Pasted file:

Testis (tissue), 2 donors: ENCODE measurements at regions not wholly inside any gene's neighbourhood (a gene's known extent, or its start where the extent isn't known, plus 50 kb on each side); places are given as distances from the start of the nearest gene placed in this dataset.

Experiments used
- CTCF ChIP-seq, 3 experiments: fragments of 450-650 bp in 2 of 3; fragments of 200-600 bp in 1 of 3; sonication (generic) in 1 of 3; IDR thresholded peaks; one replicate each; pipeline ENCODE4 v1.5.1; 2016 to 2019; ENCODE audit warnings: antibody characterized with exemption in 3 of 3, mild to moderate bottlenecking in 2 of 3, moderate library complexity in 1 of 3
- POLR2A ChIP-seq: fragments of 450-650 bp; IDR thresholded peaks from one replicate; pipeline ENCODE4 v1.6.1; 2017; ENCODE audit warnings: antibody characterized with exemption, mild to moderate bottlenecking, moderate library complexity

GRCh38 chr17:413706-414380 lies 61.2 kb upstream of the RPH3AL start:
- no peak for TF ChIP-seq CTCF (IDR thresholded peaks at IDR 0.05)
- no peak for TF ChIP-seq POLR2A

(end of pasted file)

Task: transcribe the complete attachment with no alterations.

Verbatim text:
Testis (tissue), 2 donors: ENCODE measurements at regions not wholly inside any gene's neighbourhood (a gene's known extent, or its start where the extent isn't known, plus 50 kb on each side); places are given as distances from the start of the nearest gene placed in this dataset.

Experiments used
- CTCF ChIP-seq, 3 experiments: fragments of 450-650 bp in 2 of 3; fragments of 200-600 bp in 1 of 3; sonication (generic) in 1 of 3; IDR thresholded peaks; one replicate each; pipeline ENCODE4 v1.5.1; 2016 to 2019; ENCODE audit warnings: antibody characterized with exemption in 3 of 3, mild to moderate bottlenecking in 2 of 3, moderate library complexity in 1 of 3
- POLR2A ChIP-seq: fragments of 450-650 bp; IDR thresholded peaks from one replicate; pipeline ENCODE4 v1.6.1; 2017; ENCODE audit warnings: antibody characterized with exemption, mild to moderate bottlenecking, moderate library complexity

GRCh38 chr17:413706-414380 lies 61.2 kb upstream of the RPH3AL start:
- no peak for TF ChIP-seq CTCF (IDR thresholded peaks at IDR 0.05)
- no peak for TF ChIP-seq POLR2A